[from Deep-Sea Life Vol 12]
Assessing the sensitivity of UK deep-sea habitats using the MarESA approach
Matthew Ferguson, Ellen Last and Laura Robson
Joint Nature Conservation Committee, Peterborough, UK
In today’s world of increased demand for resources, such as food and minerals, mankind is once again looking toward the sea. Developments in technology have moved deep-sea fishing and mining from science fiction to fact and assessing the potential impact that these changing pressures will have on deep-sea ecosystems is now paramount.
In light of this, Joint Nature Conservation Committee (JNCC) are undertaking sensitivity assessments for a range of deepsea biotopes in UK waters, using the Marine Evidence Based Sensitivity Assessment (MarESA) method (Tyler-Walters et al., 2018). This method, developed by the Marine Biological Association, takes an evidence-based approach, whereby the resistance (likelihood of damage from a pressure) and resilience (rate of recovery from an abated pressure) of each biotope are assessed and combined to give an overall sensitivity score per pressure. Using peer-reviewed literature, grey literature and expert judgement, all documented in a detailed evidence base, this work aims to improve our ability to assess the potential impact of a range of pressures on deep sea ecosystems.
Using the deep-sea section of the marine habitat classification for Britain and Ireland (Parry, 2015), we have prioritised a number of deep-sea biotopes to assess, in collaboration with external experts, based on the known availability of evidence. Our first set of priority biotopes for assessment is shown in Fig. 1, and includes biotopes relating to coral gardens, cold-water coral reefs and deep-sea sponge aggregations.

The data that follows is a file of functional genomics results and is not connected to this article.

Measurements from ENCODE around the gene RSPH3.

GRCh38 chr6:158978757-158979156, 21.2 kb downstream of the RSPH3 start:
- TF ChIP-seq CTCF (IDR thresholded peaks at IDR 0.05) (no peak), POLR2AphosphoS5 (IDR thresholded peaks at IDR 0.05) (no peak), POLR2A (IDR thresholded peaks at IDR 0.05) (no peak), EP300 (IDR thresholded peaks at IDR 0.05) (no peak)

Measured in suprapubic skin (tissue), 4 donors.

So far, this work has encountered a number of challenges. Firstly, there is limited baseline evidence on the background biology of many of the characterising species. Secondly, there is often limited information on the effects of pressures on characterising species, making the use of proxy species and pressures unfortunately inevitable. Finally, the paucity of long term studies in the deep-sea makes assessing the resilience of communities with any confidence difficult, especially given the slow growth, longevity and late maturation of many deep-sea taxa.
As this work develops, we are calling for peer reviewers to review the prioritised assessments to ensure that these assessments, which will be published on the MarLIN website, are scientifically robust and fit for purpose. If you are interested in peer-reviewing an assessment, then please contact firstname.lastname@example.org.
Tyler-Walters, H., Tillin, H.M., Perry, F., Stamp, T. and d’Avack, E.A.S., 2018. Marine Evidence-based Sensitivity Assessment (MarESA)–A Guide.
Parry, M., 2015. A Deep-sea Section for the Marine Habitat Classification of Britain and Ireland, V15. 03. Joint Nature Conservation Committee.